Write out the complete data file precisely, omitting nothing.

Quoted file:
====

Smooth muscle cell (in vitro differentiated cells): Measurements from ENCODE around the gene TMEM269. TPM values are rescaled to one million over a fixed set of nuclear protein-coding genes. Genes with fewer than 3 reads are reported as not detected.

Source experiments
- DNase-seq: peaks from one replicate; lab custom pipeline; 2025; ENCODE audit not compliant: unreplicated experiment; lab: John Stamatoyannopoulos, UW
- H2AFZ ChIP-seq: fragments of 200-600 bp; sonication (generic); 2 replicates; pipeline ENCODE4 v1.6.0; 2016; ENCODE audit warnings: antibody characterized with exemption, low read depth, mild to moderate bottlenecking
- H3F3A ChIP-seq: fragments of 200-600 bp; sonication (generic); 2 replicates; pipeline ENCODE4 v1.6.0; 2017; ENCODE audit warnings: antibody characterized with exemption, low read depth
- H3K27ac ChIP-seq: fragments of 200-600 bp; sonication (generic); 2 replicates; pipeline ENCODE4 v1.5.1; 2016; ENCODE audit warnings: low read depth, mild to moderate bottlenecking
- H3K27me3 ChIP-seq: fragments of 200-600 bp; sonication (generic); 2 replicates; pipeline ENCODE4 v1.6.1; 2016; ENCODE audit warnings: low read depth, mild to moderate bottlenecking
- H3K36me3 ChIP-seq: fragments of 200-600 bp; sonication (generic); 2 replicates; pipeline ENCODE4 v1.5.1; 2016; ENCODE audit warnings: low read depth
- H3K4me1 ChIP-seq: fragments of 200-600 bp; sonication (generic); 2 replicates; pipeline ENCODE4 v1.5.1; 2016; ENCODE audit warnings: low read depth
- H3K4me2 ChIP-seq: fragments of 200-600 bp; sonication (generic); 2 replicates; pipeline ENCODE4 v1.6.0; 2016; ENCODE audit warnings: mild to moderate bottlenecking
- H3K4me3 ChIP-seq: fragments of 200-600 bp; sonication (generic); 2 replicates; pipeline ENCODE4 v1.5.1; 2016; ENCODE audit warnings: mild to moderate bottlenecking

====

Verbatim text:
Smooth muscle cell (in vitro differentiated cells): Measurements from ENCODE around the gene TMEM269. TPM values are rescaled to one million over a fixed set of nuclear protein-coding genes. Genes with fewer than 3 reads are reported as not detected.

Source experiments
- DNase-seq: peaks from one replicate; lab custom pipeline; 2025; ENCODE audit not compliant: unreplicated experiment; lab: John Stamatoyannopoulos, UW
- H2AFZ ChIP-seq: fragments of 200-600 bp; sonication (generic); 2 replicates; pipeline ENCODE4 v1.6.0; 2016; ENCODE audit warnings: antibody characterized with exemption, low read depth, mild to moderate bottlenecking
- H3F3A ChIP-seq: fragments of 200-600 bp; sonication (generic); 2 replicates; pipeline ENCODE4 v1.6.0; 2017; ENCODE audit warnings: antibody characterized with exemption, low read depth
- H3K27ac ChIP-seq: fragments of 200-600 bp; sonication (generic); 2 replicates; pipeline ENCODE4 v1.5.1; 2016; ENCODE audit warnings: low read depth, mild to moderate bottlenecking
- H3K27me3 ChIP-seq: fragments of 200-600 bp; sonication (generic); 2 replicates; pipeline ENCODE4 v1.6.1; 2016; ENCODE audit warnings: low read depth, mild to moderate bottlenecking
- H3K36me3 ChIP-seq: fragments of 200-600 bp; sonication (generic); 2 replicates; pipeline ENCODE4 v1.5.1; 2016; ENCODE audit warnings: low read depth
- H3K4me1 ChIP-seq: fragments of 200-600 bp; sonication (generic); 2 replicates; pipeline ENCODE4 v1.5.1; 2016; ENCODE audit warnings: low read depth
- H3K4me2 ChIP-seq: fragments of 200-600 bp; sonication (generic); 2 replicates; pipeline ENCODE4 v1.6.0; 2016; ENCODE audit warnings: mild to moderate bottlenecking
- H3K4me3 ChIP-seq: fragments of 200-600 bp; sonication (generic); 2 replicates; pipeline ENCODE4 v1.5.1; 2016; ENCODE audit warnings: mild to moderate bottlenecking